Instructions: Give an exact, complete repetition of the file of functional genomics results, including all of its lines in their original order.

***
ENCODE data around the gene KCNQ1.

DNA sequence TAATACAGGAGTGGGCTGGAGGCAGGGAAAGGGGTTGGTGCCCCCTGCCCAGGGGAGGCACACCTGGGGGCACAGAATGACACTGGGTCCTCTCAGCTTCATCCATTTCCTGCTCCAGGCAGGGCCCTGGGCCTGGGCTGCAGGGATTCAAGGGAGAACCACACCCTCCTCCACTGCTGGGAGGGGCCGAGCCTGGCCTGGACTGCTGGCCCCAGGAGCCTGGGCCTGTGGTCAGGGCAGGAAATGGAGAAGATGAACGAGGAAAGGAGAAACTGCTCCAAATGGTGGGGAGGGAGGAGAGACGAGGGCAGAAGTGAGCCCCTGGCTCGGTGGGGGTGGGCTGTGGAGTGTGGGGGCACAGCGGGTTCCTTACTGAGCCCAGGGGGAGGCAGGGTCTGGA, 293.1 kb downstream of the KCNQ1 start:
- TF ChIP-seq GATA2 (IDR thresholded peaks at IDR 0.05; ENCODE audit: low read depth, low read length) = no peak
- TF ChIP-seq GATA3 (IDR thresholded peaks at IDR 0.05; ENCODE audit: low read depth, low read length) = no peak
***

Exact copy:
ENCODE data around the gene KCNQ1.

DNA sequence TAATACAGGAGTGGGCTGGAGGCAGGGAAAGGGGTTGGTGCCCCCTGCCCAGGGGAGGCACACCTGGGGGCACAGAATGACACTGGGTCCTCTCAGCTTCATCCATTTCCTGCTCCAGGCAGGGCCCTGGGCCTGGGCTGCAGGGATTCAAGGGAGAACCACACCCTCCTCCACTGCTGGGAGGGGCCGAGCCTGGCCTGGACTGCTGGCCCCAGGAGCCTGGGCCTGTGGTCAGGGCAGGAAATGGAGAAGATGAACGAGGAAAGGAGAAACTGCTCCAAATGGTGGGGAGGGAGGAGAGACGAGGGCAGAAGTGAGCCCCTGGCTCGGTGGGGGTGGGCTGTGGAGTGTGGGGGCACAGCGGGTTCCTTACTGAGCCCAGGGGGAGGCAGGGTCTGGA, 293.1 kb downstream of the KCNQ1 start:
- TF ChIP-seq GATA2 (IDR thresholded peaks at IDR 0.05; ENCODE audit: low read depth, low read length) = no peak
- TF ChIP-seq GATA3 (IDR thresholded peaks at IDR 0.05; ENCODE audit: low read depth, low read length) = no peak